Tuesday, August 27, 2013

Saving Rupee or India Calls for Leaders to Unlearn and Relearn

“When I became the Governor, I had no great knowledge of what monetary policy is about,” admitted a former RBI Governor recently during a public function.

That is rather shocking, as RBI by definition is India's central bank that formulates India's monetary policy with regard to the Indian rupee. In other words, setting the monetary policy is one of the most prominent duties of RBI.

Before you jump into any hasty conclusion about the kind of people, our politicians have made RBI Governors in the past, a quick backgrounder on this ‘ignorant fellow’ is warranted.

Apart from his lack of knowledge about monetary policy, he was reasonably educated and experienced. He had worked for UNCTAD, was Adviser to Ministry of Foreign Trade, Secretary in Finance Ministry, and was Chief Economic Adviser to FM. By way of education, he had his post-graduation in Economics from Cambridge and his Doctorate in Economics from Oxford.

But monetary policy was monetary policy. If he didn’t know that, he didn’t know that. Period.

Having divulged that much, no marks for guessing who this ‘ignorant fellow’ was. PM Indira Gandhi and FM Pranab Mukherjee selected Dr. Manmohan Singh as the RBI Governor in 1982 for a couple of reasons.

Firstly, he seemed to know ‘a little more’ economics than either of them. Secondly, whether they knew about his ignorance about monetary policy or not, they knew that he was very capable of learning.

So, what did Dr. Singh do at that time? In that same recent speech, he continues, “…and therefore, I asked the late Prof. Sukhamoy Chakravarty to head a committee to look at the functioning, the goals, the means, and measures of monetary policy, and that report was pretty influential for a period of time.”

Yes, once upon a time, such strategies were enough. Those were simpler times. If you didn’t know anything, it was enough to learn. Of course, you should have the faculty for learning. We should call it the Manmohan era.

Even before that there was an even simpler era. When there was no great faculty for learning.

When Finance Ministry itself was occupied mostly by not economists but politicians. Jawaharlal Nehru, Morarji Desai, Indira Gandhi, Charan Singh, R Venkataramanan, VP Singh, Rajiv Gandhi, ND Tiwari, and Madhu Dandavate were all politicians with limited knowledge of economics, but who served as India’s Finance Ministers. We should call it the Rajiv era.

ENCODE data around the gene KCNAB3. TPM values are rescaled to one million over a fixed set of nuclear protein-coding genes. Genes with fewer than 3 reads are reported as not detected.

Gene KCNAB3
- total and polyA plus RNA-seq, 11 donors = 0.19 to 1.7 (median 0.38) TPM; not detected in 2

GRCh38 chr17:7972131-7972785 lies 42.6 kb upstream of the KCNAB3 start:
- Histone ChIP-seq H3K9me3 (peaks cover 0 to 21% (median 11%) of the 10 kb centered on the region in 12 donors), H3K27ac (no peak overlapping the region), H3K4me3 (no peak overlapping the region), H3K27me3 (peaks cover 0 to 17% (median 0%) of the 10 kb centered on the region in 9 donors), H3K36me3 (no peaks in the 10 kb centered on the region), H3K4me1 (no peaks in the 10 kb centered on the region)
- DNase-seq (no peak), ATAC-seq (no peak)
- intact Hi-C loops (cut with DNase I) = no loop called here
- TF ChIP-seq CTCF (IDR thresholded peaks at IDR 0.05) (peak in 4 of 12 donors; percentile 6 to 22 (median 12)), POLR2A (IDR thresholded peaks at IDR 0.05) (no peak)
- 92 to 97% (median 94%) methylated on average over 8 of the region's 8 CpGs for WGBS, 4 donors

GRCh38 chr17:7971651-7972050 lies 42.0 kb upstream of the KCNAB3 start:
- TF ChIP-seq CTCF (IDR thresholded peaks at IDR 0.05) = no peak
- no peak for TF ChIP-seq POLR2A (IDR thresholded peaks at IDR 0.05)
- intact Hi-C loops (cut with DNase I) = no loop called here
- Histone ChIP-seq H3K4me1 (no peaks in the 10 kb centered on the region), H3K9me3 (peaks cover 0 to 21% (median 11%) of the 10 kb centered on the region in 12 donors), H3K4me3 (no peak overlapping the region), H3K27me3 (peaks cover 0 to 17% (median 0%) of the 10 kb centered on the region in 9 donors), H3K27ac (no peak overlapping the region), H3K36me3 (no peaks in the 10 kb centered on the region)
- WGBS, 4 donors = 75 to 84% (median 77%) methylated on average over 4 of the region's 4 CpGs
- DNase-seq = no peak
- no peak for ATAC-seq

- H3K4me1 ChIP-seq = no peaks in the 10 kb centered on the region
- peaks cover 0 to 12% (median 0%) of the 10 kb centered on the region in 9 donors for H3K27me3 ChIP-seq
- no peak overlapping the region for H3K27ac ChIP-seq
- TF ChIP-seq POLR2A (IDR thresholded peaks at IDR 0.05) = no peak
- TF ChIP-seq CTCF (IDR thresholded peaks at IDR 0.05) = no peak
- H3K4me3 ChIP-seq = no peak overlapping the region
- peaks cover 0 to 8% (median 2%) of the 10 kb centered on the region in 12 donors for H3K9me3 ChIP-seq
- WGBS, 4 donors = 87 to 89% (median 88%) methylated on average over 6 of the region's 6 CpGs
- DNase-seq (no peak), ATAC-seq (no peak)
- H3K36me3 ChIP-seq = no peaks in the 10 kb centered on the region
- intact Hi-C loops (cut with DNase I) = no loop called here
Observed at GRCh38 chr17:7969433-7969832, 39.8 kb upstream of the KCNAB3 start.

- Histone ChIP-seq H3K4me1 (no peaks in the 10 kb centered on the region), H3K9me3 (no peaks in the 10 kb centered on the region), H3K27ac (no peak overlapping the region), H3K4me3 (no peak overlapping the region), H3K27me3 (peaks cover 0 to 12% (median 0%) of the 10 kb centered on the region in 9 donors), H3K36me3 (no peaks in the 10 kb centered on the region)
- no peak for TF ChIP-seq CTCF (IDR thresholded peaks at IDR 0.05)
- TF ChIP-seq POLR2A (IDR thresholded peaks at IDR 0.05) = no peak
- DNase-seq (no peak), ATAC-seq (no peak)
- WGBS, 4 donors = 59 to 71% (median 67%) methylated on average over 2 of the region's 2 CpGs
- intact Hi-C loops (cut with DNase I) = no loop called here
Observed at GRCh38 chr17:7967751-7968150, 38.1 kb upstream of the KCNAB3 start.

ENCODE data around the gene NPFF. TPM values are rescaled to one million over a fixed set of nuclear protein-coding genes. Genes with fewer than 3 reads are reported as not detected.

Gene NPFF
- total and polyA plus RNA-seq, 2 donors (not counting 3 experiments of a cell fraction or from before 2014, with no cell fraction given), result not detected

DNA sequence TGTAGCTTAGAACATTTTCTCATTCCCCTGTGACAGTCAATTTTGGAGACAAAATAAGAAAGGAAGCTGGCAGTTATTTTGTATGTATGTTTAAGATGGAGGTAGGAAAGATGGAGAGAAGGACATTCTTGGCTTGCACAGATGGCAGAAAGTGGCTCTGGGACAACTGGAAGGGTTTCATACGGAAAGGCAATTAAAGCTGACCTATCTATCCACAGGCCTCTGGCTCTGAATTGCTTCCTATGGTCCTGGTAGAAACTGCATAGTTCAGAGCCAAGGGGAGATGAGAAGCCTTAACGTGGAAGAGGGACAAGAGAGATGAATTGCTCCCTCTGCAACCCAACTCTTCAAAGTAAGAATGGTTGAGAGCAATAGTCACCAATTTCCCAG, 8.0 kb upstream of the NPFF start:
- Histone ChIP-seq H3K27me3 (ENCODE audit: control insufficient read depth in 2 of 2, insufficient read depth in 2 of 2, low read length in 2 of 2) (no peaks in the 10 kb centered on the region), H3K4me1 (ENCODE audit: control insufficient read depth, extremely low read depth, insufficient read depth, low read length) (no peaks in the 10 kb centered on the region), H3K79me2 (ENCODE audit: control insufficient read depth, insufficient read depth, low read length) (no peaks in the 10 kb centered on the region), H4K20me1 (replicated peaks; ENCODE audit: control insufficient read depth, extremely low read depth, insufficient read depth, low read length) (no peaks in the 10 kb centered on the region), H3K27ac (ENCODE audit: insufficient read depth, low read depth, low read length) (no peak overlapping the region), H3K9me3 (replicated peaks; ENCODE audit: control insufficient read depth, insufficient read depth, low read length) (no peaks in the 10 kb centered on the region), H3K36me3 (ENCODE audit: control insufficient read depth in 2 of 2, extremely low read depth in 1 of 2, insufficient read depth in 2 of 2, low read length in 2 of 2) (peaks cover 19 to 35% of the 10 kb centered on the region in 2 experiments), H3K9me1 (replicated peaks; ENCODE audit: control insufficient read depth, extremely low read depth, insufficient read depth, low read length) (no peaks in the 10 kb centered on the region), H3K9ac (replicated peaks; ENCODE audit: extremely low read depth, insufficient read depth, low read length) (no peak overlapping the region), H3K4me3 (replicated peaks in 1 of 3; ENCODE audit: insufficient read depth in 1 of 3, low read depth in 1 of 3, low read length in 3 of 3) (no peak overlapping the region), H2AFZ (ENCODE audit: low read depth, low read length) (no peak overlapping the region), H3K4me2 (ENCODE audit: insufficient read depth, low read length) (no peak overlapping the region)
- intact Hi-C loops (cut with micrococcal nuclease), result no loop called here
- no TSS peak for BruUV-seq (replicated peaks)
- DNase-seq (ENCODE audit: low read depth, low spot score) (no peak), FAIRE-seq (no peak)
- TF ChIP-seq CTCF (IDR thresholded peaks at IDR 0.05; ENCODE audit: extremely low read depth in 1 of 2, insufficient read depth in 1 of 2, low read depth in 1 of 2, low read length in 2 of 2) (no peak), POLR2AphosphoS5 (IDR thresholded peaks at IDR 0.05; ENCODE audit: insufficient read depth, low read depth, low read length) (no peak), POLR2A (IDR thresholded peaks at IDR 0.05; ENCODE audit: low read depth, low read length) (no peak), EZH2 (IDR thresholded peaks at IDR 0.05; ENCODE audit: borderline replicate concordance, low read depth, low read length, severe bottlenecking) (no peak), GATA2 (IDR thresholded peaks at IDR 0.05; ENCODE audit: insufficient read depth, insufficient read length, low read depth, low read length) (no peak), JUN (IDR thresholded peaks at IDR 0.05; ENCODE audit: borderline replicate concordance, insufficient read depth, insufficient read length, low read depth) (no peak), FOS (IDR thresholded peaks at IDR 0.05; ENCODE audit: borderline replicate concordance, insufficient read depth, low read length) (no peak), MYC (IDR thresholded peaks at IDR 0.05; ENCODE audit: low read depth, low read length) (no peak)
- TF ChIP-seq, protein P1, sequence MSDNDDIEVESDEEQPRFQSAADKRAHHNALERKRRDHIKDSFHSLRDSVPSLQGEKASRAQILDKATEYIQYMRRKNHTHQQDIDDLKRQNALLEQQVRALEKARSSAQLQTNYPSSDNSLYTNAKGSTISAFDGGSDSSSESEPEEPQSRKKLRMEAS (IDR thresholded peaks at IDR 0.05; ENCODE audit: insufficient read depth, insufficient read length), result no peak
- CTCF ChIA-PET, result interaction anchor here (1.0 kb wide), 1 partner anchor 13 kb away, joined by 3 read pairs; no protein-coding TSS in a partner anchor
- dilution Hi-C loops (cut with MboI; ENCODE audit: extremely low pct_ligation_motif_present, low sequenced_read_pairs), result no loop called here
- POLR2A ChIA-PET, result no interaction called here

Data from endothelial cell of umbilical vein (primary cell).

But we can’t find fault with any of them. It was the simplest of times after our Independence and that kind of knowledge was more than enough. Learning itself was not required, as leadership was enough. There were other unsung heroes willing to do the job in background.

But, unfortunately, both these simpler eras are over. Leaders unwilling to learn are not enough. Even leaders willing to learn are not enough. Because, complexity has grown exponentially.

Celebrated futurist Alvin Toffler predicted it correctly. “The illiterate of the 21st century will not be those who cannot read and write, but those who cannot learn, unlearn, and relearn. ”

If literates of 21st century should do this much, what should be expected of leaders?

As a nation, we have so much to unlearn and relearn. We have to unlearn habits like imported fuel, imported gold, overspending, fiscal indiscipline, corruption, un-productivity, inefficiency, unaccountability, and even, over-reliance on parliamentary democracy vis-à-vis newer forms like direct democracy.

It is noteworthy that Dr. Manmohan Singh admitted his ignorance in front of Dr. D Subbarao and Dr. Raghuram Rajan. Dr. Singh was rather appalled that the very report on monetary policy by Prof. Sukhamoy Chakravarty that he commissioned in 1982 is still being used by RBI as the primary document in setting monetary policy!

He also had two other advices for Dr. Rajan - ask smarter professionals around and build consensus. Looking from where he stands now, it is one lesson that Dr. Singh has painfully unlearned and relearned.

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